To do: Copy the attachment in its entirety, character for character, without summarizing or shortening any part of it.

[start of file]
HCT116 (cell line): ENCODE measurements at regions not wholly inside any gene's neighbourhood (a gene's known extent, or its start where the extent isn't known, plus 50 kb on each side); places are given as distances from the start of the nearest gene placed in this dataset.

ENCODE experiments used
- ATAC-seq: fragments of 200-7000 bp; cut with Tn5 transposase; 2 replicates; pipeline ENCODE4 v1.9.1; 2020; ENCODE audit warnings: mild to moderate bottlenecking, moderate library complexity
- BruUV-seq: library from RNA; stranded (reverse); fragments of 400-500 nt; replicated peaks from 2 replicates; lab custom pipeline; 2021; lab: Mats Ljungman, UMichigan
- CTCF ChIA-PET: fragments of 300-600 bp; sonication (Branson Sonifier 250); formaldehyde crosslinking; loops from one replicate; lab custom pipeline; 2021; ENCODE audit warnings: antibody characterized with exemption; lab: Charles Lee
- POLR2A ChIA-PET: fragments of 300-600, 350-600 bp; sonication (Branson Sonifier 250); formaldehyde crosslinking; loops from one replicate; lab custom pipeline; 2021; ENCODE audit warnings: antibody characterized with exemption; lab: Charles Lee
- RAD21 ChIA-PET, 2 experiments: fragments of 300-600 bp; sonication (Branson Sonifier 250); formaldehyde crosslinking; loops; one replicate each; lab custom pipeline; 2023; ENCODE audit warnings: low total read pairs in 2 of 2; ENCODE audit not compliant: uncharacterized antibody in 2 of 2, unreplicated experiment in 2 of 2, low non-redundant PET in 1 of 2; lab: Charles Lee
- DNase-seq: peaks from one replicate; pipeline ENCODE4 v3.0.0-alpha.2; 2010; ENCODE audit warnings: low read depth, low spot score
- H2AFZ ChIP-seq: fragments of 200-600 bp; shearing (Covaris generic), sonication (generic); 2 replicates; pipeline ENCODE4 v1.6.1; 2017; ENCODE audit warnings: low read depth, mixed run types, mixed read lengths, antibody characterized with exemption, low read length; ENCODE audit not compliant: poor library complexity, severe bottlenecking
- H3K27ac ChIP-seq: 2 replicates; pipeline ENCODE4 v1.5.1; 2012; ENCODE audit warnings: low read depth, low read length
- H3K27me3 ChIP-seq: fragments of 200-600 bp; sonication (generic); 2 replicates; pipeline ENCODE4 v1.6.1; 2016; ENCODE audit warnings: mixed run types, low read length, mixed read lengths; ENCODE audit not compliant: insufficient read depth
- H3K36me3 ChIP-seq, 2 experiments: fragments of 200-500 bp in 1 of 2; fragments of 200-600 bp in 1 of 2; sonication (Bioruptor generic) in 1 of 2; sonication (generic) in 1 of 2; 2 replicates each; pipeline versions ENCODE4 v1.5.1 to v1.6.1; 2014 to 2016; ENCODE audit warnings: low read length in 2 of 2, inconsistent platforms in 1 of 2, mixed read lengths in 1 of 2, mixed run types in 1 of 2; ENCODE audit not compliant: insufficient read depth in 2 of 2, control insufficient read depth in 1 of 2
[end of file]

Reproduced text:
HCT116 (cell line): ENCODE measurements at regions not wholly inside any gene's neighbourhood (a gene's known extent, or its start where the extent isn't known, plus 50 kb on each side); places are given as distances from the start of the nearest gene placed in this dataset.

ENCODE experiments used
- ATAC-seq: fragments of 200-7000 bp; cut with Tn5 transposase; 2 replicates; pipeline ENCODE4 v1.9.1; 2020; ENCODE audit warnings: mild to moderate bottlenecking, moderate library complexity
- BruUV-seq: library from RNA; stranded (reverse); fragments of 400-500 nt; replicated peaks from 2 replicates; lab custom pipeline; 2021; lab: Mats Ljungman, UMichigan
- CTCF ChIA-PET: fragments of 300-600 bp; sonication (Branson Sonifier 250); formaldehyde crosslinking; loops from one replicate; lab custom pipeline; 2021; ENCODE audit warnings: antibody characterized with exemption; lab: Charles Lee
- POLR2A ChIA-PET: fragments of 300-600, 350-600 bp; sonication (Branson Sonifier 250); formaldehyde crosslinking; loops from one replicate; lab custom pipeline; 2021; ENCODE audit warnings: antibody characterized with exemption; lab: Charles Lee
- RAD21 ChIA-PET, 2 experiments: fragments of 300-600 bp; sonication (Branson Sonifier 250); formaldehyde crosslinking; loops; one replicate each; lab custom pipeline; 2023; ENCODE audit warnings: low total read pairs in 2 of 2; ENCODE audit not compliant: uncharacterized antibody in 2 of 2, unreplicated experiment in 2 of 2, low non-redundant PET in 1 of 2; lab: Charles Lee
- DNase-seq: peaks from one replicate; pipeline ENCODE4 v3.0.0-alpha.2; 2010; ENCODE audit warnings: low read depth, low spot score
- H2AFZ ChIP-seq: fragments of 200-600 bp; shearing (Covaris generic), sonication (generic); 2 replicates; pipeline ENCODE4 v1.6.1; 2017; ENCODE audit warnings: low read depth, mixed run types, mixed read lengths, antibody characterized with exemption, low read length; ENCODE audit not compliant: poor library complexity, severe bottlenecking
- H3K27ac ChIP-seq: 2 replicates; pipeline ENCODE4 v1.5.1; 2012; ENCODE audit warnings: low read depth, low read length
- H3K27me3 ChIP-seq: fragments of 200-600 bp; sonication (generic); 2 replicates; pipeline ENCODE4 v1.6.1; 2016; ENCODE audit warnings: mixed run types, low read length, mixed read lengths; ENCODE audit not compliant: insufficient read depth
- H3K36me3 ChIP-seq, 2 experiments: fragments of 200-500 bp in 1 of 2; fragments of 200-600 bp in 1 of 2; sonication (Bioruptor generic) in 1 of 2; sonication (generic) in 1 of 2; 2 replicates each; pipeline versions ENCODE4 v1.5.1 to v1.6.1; 2014 to 2016; ENCODE audit warnings: low read length in 2 of 2, inconsistent platforms in 1 of 2, mixed read lengths in 1 of 2, mixed run types in 1 of 2; ENCODE audit not compliant: insufficient read depth in 2 of 2, control insufficient read depth in 1 of 2